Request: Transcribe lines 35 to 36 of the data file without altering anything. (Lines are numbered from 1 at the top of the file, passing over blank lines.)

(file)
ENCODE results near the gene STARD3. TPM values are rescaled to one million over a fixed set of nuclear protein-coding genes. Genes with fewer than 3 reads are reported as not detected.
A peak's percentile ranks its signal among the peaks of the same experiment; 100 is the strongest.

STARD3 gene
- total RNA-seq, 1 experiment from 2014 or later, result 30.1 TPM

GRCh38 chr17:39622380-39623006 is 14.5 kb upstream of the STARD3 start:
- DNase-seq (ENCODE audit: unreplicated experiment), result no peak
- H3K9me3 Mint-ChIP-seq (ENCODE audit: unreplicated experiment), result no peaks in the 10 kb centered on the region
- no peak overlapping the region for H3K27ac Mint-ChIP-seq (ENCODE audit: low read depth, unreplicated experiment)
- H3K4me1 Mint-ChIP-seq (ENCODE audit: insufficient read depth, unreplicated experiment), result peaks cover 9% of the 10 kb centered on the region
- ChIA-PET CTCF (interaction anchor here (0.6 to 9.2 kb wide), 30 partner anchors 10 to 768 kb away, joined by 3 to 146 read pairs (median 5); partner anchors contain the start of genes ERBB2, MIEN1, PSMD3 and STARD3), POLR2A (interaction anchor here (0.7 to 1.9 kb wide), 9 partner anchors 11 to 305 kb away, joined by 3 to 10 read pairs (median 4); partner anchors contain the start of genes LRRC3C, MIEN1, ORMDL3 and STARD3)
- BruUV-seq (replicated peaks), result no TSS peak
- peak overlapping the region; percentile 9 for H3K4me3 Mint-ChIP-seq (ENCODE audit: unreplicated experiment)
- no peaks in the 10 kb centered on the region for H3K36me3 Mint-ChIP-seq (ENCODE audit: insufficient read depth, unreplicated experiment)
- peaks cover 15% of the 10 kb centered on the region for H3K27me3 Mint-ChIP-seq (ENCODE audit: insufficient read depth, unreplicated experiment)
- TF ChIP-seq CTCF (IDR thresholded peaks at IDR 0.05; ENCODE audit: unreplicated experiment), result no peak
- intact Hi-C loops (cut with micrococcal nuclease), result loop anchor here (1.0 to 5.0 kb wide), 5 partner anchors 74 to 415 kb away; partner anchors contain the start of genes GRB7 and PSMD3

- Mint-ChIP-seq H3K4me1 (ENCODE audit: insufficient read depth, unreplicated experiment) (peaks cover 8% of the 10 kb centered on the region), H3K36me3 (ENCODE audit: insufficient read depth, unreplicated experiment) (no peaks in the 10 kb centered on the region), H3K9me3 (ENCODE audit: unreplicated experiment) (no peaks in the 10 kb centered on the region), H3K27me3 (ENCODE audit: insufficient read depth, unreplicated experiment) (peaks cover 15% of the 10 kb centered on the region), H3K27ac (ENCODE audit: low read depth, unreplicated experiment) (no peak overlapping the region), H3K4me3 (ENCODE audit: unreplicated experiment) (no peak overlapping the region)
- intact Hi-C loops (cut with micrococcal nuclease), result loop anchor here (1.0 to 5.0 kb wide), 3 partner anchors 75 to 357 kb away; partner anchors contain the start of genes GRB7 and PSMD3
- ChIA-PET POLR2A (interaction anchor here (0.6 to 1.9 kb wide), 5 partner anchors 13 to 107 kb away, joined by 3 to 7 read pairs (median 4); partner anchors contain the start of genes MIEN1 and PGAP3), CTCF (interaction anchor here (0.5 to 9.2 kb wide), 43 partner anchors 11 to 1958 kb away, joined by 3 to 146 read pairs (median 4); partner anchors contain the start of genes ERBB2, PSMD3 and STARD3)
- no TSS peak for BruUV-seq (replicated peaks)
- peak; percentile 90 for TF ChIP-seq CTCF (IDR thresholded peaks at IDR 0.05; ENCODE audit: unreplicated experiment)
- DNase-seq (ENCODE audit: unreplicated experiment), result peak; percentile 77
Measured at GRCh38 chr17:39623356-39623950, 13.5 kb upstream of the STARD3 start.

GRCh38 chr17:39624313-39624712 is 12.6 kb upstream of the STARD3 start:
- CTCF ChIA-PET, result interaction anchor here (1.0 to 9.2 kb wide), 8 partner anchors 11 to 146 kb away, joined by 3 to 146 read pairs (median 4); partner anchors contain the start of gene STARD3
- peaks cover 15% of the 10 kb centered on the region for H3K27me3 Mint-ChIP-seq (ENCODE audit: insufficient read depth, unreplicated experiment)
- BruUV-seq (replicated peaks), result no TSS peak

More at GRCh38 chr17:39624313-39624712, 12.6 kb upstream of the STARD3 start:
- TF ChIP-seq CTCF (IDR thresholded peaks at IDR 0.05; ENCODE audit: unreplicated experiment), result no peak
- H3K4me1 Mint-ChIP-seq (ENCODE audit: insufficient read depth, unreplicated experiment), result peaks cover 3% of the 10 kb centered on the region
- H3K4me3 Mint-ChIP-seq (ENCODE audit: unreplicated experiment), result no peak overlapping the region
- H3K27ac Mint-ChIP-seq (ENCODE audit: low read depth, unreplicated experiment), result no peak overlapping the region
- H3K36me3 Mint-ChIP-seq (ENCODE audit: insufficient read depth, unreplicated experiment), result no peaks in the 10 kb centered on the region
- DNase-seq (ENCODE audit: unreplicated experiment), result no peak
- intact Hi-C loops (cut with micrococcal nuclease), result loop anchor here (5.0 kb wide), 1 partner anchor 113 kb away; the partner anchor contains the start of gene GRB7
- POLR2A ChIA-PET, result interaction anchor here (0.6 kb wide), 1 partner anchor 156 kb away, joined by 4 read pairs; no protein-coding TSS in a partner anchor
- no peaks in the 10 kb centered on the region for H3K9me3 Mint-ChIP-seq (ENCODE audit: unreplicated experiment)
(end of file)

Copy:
- intact Hi-C loops (cut with micrococcal nuclease), result loop anchor here (5.0 kb wide), 1 partner anchor 113 kb away; the partner anchor contains the start of gene GRB7
- POLR2A ChIA-PET, result interaction anchor here (0.6 kb wide), 1 partner anchor 156 kb away, joined by 4 read pairs; no protein-coding TSS in a partner anchor